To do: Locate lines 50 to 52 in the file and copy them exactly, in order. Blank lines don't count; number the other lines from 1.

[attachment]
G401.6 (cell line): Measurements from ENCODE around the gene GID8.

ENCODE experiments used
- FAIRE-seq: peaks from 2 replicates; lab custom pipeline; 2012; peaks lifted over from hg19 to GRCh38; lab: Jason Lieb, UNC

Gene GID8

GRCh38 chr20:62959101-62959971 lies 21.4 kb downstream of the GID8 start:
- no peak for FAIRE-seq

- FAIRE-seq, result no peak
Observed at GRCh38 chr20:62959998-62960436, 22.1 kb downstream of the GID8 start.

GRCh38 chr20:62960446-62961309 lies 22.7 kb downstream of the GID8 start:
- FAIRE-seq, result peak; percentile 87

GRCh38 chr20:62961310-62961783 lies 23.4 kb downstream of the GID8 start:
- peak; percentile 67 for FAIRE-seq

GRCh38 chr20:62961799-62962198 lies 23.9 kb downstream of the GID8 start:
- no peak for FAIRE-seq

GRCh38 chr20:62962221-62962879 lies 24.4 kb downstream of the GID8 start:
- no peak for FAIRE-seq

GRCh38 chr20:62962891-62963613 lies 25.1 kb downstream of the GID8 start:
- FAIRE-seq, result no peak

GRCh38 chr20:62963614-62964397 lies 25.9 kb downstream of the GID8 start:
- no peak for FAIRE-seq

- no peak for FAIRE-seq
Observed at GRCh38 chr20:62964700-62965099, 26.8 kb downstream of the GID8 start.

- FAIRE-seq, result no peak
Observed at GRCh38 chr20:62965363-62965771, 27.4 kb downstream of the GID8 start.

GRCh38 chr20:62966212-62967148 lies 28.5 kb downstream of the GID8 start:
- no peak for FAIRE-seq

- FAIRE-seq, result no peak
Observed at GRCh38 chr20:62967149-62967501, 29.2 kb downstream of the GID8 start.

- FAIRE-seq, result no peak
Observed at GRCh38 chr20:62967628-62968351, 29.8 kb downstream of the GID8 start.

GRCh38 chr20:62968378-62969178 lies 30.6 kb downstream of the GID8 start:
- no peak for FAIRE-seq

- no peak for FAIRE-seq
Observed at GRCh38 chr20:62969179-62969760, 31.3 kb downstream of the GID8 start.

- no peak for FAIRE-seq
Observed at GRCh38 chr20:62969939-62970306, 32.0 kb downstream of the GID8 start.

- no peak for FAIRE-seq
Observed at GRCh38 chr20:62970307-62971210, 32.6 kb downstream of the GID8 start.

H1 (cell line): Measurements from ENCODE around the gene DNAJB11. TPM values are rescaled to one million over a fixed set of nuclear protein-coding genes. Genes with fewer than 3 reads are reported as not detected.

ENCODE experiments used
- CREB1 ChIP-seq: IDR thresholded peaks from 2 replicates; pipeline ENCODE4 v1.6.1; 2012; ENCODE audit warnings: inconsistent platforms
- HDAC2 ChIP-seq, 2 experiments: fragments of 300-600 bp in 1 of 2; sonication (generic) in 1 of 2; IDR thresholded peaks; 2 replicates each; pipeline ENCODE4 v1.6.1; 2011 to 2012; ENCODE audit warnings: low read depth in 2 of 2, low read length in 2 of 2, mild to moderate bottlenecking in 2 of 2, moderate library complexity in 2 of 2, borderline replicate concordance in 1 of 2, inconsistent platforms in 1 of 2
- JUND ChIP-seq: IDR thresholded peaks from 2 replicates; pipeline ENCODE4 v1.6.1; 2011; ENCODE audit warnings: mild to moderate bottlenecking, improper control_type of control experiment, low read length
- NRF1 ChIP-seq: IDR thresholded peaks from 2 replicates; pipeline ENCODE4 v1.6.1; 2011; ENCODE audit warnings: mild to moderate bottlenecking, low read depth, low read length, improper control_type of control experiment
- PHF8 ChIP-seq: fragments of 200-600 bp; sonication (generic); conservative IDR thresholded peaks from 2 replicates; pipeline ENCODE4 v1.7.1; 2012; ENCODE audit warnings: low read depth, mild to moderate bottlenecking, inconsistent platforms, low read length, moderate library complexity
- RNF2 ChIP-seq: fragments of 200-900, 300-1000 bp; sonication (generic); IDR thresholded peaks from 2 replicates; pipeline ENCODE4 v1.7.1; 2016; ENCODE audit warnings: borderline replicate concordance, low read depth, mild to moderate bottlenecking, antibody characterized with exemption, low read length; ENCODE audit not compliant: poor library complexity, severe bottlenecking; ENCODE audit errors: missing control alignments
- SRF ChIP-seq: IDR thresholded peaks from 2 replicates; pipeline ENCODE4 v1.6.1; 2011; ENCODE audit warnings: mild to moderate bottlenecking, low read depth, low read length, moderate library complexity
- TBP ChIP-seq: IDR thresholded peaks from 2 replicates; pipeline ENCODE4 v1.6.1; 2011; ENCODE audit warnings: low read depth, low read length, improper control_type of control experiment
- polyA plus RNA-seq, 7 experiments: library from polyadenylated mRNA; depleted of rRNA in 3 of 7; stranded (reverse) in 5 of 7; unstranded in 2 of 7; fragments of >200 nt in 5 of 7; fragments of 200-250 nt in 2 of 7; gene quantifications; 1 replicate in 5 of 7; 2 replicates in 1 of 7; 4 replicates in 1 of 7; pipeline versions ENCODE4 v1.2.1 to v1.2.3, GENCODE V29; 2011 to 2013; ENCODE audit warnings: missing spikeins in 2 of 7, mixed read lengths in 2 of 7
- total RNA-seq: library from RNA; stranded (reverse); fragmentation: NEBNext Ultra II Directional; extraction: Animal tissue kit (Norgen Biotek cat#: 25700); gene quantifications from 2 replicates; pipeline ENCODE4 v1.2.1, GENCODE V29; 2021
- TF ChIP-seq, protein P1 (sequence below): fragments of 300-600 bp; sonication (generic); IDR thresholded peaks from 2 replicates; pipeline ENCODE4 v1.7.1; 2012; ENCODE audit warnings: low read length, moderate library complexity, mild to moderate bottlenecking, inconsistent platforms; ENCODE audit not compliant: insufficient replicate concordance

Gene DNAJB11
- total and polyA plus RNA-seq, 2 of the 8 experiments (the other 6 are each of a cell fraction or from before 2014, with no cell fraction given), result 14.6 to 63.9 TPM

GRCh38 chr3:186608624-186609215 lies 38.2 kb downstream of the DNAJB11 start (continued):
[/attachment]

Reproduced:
- total RNA-seq: library from RNA; stranded (reverse); fragmentation: NEBNext Ultra II Directional; extraction: Animal tissue kit (Norgen Biotek cat#: 25700); gene quantifications from 2 replicates; pipeline ENCODE4 v1.2.1, GENCODE V29; 2021
- TF ChIP-seq, protein P1 (sequence below): fragments of 300-600 bp; sonication (generic); IDR thresholded peaks from 2 replicates; pipeline ENCODE4 v1.7.1; 2012; ENCODE audit warnings: low read length, moderate library complexity, mild to moderate bottlenecking, inconsistent platforms; ENCODE audit not compliant: insufficient replicate concordance

Gene DNAJB11